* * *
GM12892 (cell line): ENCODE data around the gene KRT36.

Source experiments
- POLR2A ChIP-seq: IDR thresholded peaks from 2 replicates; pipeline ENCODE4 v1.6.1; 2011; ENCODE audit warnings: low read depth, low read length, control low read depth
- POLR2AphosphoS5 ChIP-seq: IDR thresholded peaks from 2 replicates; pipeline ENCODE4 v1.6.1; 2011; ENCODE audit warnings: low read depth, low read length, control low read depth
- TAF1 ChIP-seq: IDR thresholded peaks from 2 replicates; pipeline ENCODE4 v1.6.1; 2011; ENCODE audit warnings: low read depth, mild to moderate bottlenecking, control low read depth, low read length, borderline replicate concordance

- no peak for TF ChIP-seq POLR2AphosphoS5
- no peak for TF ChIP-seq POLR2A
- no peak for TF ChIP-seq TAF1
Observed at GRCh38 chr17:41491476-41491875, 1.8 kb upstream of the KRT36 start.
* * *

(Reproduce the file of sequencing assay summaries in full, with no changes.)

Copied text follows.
GM12892 (cell line): ENCODE data around the gene KRT36.

Source experiments
- POLR2A ChIP-seq: IDR thresholded peaks from 2 replicates; pipeline ENCODE4 v1.6.1; 2011; ENCODE audit warnings: low read depth, low read length, control low read depth
- POLR2AphosphoS5 ChIP-seq: IDR thresholded peaks from 2 replicates; pipeline ENCODE4 v1.6.1; 2011; ENCODE audit warnings: low read depth, low read length, control low read depth
- TAF1 ChIP-seq: IDR thresholded peaks from 2 replicates; pipeline ENCODE4 v1.6.1; 2011; ENCODE audit warnings: low read depth, mild to moderate bottlenecking, control low read depth, low read length, borderline replicate concordance

- no peak for TF ChIP-seq POLR2AphosphoS5
- no peak for TF ChIP-seq POLR2A
- no peak for TF ChIP-seq TAF1
Observed at GRCh38 chr17:41491476-41491875, 1.8 kb upstream of the KRT36 start.